Did you know that simple routines in your music classroom can knock out a majority of unwanted behaviors? If you don’t have a clearcut routine for most of your lessons, your students walk in not knowing what to expect. Routines also help students transition from activity to activity without feeling insecure. They are able to transition quickly and focus on other things like reading, composing, and listening.
Think about going to the grocery store, what if all the foods were in different aisles every week? Think about your bedtime routine, it’s usually the same every night, and that’s ok! It’s great to have spontaneous moments, but it’s also beneficial to give your students an idea of how your time together will be spent. Ensemble classes like band and chorus may lend themselves more toward a routine. Students know how much time they generally have to set-up, they also know that tuning and warm-ups come before rep. The same can be true for your general music classes. Do this by deleveloping a series of activities. Then plug in old objectives for new ones.
Here’s an example of what I mean:
1. Entering the room: have assigned seats, will students enter with music and/or movement? Pick out a hello song that lends itself to changing with your objective for the day.
2. Roll call. Sing roll or use a chant, just be consistent while also adding new twists as the year progresses.
3. Sing warm-ups. Don’t worry about being boring, children love repetition! Switch it up when you start getting bored, chances are you’ll get tired of the songs before they do. You can start with a simple tune that eventually becomes a round.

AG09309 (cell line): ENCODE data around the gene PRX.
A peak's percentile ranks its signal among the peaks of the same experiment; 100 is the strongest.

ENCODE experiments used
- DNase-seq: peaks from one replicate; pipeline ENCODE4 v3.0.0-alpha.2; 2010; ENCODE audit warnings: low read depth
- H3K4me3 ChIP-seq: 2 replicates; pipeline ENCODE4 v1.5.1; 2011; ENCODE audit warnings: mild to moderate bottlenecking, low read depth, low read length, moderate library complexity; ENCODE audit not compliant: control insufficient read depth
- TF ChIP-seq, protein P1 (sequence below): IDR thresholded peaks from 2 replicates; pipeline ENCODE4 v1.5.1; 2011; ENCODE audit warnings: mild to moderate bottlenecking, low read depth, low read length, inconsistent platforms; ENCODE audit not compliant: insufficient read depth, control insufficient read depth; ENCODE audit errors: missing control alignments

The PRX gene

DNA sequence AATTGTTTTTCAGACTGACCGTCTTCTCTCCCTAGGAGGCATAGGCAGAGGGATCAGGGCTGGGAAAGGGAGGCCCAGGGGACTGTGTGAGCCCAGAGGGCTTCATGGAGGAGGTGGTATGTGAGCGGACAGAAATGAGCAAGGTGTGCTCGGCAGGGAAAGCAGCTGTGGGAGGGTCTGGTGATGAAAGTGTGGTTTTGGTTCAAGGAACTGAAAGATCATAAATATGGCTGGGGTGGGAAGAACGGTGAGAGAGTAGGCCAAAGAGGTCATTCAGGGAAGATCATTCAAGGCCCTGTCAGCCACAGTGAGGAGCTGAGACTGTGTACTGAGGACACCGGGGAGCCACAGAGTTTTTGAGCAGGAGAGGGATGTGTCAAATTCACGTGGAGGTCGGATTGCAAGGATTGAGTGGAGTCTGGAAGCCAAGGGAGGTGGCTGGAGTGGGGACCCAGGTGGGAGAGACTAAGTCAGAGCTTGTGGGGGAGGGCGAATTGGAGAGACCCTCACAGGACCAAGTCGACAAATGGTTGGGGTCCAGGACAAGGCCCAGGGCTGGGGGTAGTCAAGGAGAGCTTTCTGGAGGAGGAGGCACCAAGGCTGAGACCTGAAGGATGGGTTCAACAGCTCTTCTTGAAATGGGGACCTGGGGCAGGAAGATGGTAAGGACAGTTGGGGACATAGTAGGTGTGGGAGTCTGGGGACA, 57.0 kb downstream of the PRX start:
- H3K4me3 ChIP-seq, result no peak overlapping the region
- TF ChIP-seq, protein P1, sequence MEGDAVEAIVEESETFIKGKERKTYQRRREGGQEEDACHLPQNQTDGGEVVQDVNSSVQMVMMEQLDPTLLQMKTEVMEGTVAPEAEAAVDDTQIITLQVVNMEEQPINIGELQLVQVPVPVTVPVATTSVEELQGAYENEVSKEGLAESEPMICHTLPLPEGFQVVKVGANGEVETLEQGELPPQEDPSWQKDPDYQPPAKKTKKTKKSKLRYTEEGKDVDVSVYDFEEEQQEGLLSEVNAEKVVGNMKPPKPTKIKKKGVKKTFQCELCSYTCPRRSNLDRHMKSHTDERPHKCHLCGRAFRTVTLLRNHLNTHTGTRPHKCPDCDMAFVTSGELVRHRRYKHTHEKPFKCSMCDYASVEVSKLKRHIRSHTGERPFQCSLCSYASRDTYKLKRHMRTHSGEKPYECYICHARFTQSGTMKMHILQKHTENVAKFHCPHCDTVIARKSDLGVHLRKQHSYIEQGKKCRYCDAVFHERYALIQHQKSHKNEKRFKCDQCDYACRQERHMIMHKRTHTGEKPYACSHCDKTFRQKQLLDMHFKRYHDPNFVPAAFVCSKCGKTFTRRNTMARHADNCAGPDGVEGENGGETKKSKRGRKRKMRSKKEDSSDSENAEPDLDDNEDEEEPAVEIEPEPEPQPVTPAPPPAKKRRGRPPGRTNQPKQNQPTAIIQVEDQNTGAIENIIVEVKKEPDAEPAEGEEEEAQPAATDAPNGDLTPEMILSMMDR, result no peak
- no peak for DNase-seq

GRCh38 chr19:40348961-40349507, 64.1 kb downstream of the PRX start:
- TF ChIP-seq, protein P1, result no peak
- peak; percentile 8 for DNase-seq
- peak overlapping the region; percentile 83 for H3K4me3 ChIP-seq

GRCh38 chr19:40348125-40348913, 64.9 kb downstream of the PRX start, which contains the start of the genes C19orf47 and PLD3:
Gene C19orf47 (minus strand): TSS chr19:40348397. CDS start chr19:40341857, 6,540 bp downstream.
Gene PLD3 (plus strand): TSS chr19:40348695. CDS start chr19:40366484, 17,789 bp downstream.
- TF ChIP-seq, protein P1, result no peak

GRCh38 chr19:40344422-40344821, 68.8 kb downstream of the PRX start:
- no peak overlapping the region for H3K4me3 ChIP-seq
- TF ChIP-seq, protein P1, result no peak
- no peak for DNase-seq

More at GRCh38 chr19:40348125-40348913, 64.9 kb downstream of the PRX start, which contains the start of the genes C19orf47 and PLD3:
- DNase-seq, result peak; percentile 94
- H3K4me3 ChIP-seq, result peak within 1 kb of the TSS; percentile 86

4. Review with some fun flashcard games tailored around your objective. You could also use whiteboard or powerpoint games.
5. Teach the new song you have picked out. Maybe on the first lesson, they will only learn the rhythm, and in the next lesson they will learn the melody. Then in their final lesson they will play a circle game with the song.
6. Review something new that you’ve learned with some centers activities or another whole group game. Maybe you will work on a project at the end of class. Taylor to your teaching needs, but be consistent.
7. Exit the same way every class. I’ve used good-bye songs with primary and with the older kids, something as simple as clap 1: stand, clap 2: turn, and clap 3: file out of the room, has worked for me.
Do what works for you, just be consistent! To hear an in-depth conversation on this subject, check out The Elementary Music Teacher’s podcast where I chat with Jessica about my journey in developing a routine!